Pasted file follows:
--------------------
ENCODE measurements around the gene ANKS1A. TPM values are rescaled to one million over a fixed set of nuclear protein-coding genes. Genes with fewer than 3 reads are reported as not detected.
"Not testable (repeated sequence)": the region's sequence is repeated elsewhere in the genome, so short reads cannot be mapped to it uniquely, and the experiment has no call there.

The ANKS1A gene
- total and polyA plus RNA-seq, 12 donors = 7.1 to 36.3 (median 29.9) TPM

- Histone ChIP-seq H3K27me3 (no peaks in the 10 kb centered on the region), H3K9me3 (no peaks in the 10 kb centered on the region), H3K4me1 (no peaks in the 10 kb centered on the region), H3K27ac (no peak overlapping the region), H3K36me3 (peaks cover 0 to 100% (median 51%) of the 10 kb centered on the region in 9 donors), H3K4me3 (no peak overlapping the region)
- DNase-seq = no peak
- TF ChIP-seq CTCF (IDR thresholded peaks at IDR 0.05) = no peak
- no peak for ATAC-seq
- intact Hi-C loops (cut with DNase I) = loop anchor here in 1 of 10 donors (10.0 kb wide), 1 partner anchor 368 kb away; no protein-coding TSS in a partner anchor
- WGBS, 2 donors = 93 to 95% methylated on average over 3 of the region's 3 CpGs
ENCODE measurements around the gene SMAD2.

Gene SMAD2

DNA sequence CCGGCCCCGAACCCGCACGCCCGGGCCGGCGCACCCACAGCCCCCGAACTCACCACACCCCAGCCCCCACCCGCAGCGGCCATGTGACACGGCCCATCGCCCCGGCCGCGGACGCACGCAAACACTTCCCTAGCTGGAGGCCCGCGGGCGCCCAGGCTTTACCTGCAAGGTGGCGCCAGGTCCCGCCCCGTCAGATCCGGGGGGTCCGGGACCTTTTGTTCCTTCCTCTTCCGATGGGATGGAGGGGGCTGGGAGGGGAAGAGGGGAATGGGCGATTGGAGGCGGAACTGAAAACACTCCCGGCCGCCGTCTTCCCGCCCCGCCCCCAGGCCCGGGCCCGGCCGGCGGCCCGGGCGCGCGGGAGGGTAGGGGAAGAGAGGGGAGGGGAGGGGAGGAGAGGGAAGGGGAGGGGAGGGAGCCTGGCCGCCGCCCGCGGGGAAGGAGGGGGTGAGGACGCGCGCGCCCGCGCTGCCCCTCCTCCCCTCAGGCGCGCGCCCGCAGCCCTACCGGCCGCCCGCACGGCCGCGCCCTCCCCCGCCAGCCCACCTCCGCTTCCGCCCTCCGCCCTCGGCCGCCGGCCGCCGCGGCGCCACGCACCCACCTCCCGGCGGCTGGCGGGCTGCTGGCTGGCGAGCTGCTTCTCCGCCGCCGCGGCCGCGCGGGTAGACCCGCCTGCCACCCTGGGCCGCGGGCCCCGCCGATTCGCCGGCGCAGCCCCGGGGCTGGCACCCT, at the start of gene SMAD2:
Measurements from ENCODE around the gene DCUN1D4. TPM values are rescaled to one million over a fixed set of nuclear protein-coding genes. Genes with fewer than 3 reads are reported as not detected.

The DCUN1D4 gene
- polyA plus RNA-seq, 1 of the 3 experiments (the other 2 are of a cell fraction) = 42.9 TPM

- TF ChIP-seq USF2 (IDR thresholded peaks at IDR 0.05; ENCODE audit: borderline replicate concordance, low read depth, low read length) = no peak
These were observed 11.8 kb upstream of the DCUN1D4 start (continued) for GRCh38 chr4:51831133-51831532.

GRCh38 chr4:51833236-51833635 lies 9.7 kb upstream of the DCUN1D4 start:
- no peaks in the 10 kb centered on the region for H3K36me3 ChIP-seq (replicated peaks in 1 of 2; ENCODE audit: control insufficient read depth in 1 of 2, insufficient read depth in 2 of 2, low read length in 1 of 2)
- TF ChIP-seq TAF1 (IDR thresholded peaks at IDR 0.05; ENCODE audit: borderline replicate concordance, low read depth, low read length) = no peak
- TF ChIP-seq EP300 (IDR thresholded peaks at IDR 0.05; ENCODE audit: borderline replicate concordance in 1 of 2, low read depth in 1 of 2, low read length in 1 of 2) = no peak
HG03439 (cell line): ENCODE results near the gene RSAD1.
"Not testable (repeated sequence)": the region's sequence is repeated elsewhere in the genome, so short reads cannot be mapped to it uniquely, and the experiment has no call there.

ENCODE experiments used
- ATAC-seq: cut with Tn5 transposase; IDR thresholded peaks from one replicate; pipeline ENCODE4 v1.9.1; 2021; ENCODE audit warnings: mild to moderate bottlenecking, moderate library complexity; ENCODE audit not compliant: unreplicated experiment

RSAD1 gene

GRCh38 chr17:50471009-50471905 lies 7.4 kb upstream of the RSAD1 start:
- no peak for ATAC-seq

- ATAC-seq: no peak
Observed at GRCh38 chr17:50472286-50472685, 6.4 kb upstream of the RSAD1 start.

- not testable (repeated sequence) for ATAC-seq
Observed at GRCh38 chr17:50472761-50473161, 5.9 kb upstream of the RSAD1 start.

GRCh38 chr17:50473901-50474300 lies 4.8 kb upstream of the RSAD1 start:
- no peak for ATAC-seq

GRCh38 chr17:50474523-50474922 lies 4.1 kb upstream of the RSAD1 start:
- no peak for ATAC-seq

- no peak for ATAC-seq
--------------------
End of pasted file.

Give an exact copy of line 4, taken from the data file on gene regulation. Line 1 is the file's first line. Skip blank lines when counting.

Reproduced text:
- total and polyA plus RNA-seq, 12 donors = 7.1 to 36.3 (median 29.9) TPM